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Companies like Google and Microsoft run billions of auctions every day to sell advertising opportunities. Any change to the rules of these auctions can have a tremendous effect on the revenue of the company and the welfare of the advertisers and the users. Therefore, any change requires careful evaluation of its potential impacts. Currently, such impacts are often evaluated by running simulations or small controlled experiments. This, however, misses the important factor that the advertisers respond to changes. Our goal is to build a theoretical framework for predicting the actions of an agent (the advertiser) that is optimizing her actions in an uncertain environment. We model this problem using a variant of the multi armed bandit setting where playing an arm is costly. The cost of each arm changes over time and is publicly observable. The value of playing an arm is drawn stochastically from a static distribution and is observed by the agent and not by us. We, however, observe the actions of the agent. Our main result is that assuming the agent is playing a strategy with a regret of at most f(T) within the first T rounds, we can learn to play the multi-armed bandits game without observing the rewards) in such a way that the regret of our selected actions is at most O(k^4 (f(T) + 1) log(T)).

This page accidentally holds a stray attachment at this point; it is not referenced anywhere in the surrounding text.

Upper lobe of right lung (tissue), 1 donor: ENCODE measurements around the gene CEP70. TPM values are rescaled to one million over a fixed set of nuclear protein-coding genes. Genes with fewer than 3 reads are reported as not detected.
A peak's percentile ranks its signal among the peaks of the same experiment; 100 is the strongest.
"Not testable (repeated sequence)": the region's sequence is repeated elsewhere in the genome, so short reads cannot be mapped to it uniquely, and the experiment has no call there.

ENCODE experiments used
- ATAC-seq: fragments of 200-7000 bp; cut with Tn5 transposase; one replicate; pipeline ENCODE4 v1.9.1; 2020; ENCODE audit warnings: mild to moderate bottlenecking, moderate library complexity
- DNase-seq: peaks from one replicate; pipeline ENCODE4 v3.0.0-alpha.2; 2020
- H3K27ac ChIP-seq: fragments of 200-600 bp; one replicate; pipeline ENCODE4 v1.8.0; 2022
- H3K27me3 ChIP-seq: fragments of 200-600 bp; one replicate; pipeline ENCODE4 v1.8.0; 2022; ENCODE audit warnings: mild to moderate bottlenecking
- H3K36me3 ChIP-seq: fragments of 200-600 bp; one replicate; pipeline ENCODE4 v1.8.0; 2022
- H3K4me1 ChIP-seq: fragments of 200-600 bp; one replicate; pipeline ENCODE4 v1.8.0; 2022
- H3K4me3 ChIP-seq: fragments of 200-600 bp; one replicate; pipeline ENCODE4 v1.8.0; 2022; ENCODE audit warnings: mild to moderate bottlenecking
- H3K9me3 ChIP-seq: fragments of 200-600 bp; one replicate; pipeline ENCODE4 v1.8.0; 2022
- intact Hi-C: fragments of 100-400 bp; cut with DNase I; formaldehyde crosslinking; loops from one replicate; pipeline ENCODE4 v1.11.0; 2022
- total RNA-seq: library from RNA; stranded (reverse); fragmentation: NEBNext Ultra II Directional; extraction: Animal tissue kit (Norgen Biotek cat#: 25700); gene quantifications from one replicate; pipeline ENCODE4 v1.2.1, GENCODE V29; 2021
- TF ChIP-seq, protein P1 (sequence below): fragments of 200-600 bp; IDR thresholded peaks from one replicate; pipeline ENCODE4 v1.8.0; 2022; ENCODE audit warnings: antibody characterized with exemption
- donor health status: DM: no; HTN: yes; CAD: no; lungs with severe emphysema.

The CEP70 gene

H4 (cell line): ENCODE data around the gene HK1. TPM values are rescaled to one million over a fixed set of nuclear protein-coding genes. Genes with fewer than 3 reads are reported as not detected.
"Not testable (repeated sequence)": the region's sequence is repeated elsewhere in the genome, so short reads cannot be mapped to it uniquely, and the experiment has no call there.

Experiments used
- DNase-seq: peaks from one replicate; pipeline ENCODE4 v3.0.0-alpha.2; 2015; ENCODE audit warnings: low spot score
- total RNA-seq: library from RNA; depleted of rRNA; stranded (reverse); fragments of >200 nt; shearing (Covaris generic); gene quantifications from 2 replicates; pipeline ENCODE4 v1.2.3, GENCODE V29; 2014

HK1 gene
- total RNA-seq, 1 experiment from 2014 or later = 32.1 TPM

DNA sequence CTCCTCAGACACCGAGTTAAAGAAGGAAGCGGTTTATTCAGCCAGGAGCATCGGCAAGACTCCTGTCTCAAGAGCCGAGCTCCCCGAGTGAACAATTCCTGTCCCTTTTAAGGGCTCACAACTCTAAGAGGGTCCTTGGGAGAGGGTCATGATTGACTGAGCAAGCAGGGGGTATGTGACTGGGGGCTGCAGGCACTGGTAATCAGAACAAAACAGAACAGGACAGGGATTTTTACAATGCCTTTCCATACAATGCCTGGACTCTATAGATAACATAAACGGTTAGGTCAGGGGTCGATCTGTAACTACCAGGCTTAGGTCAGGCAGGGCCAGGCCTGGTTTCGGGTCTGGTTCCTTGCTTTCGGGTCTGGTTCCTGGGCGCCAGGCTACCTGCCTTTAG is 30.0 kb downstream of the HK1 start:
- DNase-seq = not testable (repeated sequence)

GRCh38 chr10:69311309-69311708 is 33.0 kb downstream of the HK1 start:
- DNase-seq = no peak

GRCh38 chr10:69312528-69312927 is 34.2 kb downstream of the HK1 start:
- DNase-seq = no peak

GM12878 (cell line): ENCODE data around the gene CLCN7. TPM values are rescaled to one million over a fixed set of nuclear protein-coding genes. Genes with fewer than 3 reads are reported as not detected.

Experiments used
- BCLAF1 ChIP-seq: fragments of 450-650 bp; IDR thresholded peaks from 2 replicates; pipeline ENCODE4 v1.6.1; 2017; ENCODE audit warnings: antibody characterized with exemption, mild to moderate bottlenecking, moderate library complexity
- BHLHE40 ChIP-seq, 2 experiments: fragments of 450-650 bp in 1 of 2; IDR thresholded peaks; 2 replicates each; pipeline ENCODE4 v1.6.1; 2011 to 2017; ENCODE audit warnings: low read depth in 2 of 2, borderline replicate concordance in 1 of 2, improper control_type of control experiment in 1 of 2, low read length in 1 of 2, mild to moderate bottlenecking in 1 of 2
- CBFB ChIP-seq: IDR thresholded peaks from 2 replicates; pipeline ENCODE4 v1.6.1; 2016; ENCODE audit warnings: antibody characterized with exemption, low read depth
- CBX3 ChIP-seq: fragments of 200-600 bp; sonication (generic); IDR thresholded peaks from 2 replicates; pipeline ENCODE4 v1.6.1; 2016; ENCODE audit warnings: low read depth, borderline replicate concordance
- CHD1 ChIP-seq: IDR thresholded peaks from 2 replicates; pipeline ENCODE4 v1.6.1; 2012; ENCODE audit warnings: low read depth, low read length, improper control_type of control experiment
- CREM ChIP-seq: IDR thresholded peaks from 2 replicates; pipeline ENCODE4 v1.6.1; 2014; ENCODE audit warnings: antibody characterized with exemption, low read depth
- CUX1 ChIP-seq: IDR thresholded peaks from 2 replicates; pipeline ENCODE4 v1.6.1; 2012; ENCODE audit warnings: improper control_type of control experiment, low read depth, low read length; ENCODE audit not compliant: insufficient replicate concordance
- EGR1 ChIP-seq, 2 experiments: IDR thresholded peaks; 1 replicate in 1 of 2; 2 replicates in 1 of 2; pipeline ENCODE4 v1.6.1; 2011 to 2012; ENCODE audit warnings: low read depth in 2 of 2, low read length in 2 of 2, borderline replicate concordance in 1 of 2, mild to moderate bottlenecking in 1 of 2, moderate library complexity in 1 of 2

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Incentive-Aware Learning for Large Markets

Proceedings of the 2018 World Wide Web Conference on World Wide Web, WWW 2018, Lyon, France, April 23-27, 2018, pp. 1369-1378

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In a typical learning problem, one key step is to use training data to pick one model from a collection of models that optimizes an objective function. In many multi-agent settings, the training data is generated through the actions of the agents, and the model is